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Seniors Find Fitness, Fellowship in Workouts

Patrick Mott is a regular contributor to Orange County Life.

Loping back and forth on a raised platform in a gym full of senior citizens in various stages of fatigue, Terry Robinson begins to lapse into Elvis-ese.

“Re-tuuurn to five, six, seven, eight . . . ,” he counts off softly to himself in the throaty Presley style as “Return to Sender” twirls away on a nearby turntable. Some of the exercisers who are bounding along with him grin and pick up their feet. It isn’t exactly high-impact Jane Fonda but the seniors, nearly a hundred of them spread across the floor of the gym in Leisure World, Laguna Hills, are faithfully keeping up with the dancelike movements being demonstrated by Robinson. This is their twice-a-week aerobics class, and they are determined.

“Stay with it,” says one woman, encouraging herself between puffs.

The song ends, and Robinson allows a short break. Ben Siminow, exercising in the front row, rocks back and forth to keep his leg muscles moving.

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“Terry’s a great, great guy,” he says. “The enthusiasm he shows is marvelous. Of course, he’s only 40. Some of these kids out here are past 80.”

Siminow himself is nearly 82. He has been attending the exercise classes at the Leisure World gym for almost 13 years. He says they have helped him maintain both muscular strength and tone, even after he had a heart pacemaker implanted in his chest 2 years ago.

He is one of an estimated 2,400 regular exercisers, most of them Leisure World residents, who generally show up at the gym twice each week for one of three levels of exercise classes provided through the emeritus program of Saddleback College in cooperation with Leisure World.

It is, Robinson said, an unusual cooperative effort between the college and the community in which Saddleback designs classes and provides qualified exercise instructors, and Leisure World provides equipment and facilities. The classes are free and open to residents of Leisure World and residents of other communities. Participants must register through Saddleback College. The partnership has been working for 10 years.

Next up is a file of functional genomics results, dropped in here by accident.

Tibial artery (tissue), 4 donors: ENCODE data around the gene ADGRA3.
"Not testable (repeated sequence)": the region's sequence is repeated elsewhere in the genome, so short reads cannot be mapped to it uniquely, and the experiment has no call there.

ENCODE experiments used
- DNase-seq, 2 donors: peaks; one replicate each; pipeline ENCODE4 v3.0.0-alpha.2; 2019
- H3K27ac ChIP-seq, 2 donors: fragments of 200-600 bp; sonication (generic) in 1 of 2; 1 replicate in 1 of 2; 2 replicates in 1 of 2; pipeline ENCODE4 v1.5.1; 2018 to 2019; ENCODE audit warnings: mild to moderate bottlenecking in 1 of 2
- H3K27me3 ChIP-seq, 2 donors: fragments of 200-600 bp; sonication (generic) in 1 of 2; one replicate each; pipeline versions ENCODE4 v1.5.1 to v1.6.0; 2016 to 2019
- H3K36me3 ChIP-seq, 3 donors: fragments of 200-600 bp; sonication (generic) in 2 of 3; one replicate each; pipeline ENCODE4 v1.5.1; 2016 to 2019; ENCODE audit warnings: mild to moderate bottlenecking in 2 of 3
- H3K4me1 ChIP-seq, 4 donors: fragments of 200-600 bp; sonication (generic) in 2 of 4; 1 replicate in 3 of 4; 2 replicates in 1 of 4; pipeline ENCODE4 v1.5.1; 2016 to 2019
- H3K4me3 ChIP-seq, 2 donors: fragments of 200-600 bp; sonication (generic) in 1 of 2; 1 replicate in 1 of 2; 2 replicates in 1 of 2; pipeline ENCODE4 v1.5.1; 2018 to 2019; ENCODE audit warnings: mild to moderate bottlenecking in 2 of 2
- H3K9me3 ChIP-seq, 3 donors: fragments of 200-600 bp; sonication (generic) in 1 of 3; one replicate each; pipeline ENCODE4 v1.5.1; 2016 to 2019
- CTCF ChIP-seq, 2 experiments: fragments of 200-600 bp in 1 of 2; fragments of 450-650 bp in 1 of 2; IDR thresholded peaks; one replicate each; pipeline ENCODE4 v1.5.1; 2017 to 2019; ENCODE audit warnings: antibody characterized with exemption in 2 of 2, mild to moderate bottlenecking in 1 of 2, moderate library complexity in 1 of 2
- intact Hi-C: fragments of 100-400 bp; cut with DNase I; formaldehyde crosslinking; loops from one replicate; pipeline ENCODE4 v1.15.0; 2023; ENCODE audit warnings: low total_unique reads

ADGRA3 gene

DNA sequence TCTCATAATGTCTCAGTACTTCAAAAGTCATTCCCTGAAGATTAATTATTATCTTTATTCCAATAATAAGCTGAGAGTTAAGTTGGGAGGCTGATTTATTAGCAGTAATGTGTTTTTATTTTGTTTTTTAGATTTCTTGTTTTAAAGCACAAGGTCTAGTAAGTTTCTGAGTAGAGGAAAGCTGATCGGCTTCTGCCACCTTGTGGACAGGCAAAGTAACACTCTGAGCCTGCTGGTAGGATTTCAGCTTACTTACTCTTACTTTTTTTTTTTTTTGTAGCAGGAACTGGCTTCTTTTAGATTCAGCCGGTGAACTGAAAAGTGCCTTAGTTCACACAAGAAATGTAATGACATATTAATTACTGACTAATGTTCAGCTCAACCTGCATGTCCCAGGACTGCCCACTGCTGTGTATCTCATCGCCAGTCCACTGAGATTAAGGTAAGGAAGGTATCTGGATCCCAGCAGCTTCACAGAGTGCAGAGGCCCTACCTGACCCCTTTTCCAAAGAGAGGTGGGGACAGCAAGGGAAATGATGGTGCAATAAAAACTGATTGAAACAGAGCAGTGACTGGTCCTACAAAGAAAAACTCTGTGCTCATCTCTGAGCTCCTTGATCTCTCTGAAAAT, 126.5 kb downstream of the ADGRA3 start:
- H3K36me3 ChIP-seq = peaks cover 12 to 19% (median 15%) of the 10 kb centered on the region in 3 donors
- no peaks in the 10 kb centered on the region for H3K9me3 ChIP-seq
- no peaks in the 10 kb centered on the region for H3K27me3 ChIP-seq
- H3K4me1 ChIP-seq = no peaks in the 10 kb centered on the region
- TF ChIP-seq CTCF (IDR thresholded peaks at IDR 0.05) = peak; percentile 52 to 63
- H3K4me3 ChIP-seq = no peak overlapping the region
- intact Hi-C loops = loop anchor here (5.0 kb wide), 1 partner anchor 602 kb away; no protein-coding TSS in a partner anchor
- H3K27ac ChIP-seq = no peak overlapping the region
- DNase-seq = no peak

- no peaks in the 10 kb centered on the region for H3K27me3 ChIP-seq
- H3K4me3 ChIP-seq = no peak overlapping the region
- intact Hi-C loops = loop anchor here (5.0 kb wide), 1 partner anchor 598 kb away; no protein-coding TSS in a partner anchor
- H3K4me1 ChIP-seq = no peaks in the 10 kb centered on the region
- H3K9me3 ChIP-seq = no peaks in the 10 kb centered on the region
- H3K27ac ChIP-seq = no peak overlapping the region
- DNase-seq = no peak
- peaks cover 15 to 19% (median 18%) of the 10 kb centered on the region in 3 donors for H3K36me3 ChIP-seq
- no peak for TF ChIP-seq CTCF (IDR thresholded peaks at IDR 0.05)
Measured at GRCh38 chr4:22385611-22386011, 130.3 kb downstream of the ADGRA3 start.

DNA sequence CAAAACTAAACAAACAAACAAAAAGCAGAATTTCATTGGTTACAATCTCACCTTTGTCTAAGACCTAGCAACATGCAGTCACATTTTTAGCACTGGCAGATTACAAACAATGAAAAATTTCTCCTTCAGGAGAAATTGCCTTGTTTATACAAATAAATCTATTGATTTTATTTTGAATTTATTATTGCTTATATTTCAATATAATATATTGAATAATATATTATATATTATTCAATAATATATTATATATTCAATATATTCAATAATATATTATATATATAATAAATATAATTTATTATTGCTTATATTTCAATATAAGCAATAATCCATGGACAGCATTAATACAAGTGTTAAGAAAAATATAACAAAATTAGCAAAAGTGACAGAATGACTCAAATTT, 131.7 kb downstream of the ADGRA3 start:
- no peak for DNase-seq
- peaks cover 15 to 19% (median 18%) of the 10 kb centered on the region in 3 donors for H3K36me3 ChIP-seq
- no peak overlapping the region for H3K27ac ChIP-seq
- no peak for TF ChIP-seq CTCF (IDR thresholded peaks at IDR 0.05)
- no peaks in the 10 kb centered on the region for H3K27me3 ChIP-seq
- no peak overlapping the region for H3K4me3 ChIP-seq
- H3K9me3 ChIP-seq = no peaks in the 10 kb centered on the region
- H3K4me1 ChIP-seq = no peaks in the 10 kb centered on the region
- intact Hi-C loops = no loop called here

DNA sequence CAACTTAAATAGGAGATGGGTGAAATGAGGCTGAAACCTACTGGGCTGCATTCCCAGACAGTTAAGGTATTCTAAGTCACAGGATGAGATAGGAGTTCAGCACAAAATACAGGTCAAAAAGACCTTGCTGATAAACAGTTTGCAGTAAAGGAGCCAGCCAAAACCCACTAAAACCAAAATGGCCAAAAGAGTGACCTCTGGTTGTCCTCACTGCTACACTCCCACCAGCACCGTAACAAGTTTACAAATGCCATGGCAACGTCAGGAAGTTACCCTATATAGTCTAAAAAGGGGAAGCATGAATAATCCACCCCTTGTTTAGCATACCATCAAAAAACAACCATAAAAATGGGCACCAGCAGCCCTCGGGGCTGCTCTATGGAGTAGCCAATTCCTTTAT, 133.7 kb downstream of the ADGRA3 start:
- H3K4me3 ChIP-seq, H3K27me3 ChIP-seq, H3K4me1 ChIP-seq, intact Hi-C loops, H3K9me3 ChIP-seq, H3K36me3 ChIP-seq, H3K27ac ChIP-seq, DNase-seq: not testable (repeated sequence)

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The three levels of exercise classes--aerobics, a lighter calisthenics class and a still less-strenuous chair exercise class in which most of the work is done while seated--are perhaps the most visible and best attended of several health and fitness programs offered at Leisure World through Saddleback College. (Also available, Robinson said, are water calisthenics and therapeutic swimming classes, a weight-training class, an exercise class tailored for people with back problems, a lecture class on nutrition and weight loss, and individually designed exercise classes).

The various exercise classes are offered 5 days a week, and the equipment room adjacent to the gym is open 6 days for supervised individual programs and weight-training classes, Robinson said. (The equipment room houses such devices as a universal weight machine, treadmills and stationary bicycles). The programs are run by five Saddleback instructors, aided by six full- and part-time staff members from Leisure World.

Robinson, who is a professor of physical education at Saddleback and coordinator of the Leisure World fitness center, said the number of participants in the exercise classes has “increased tremendously” in recent years.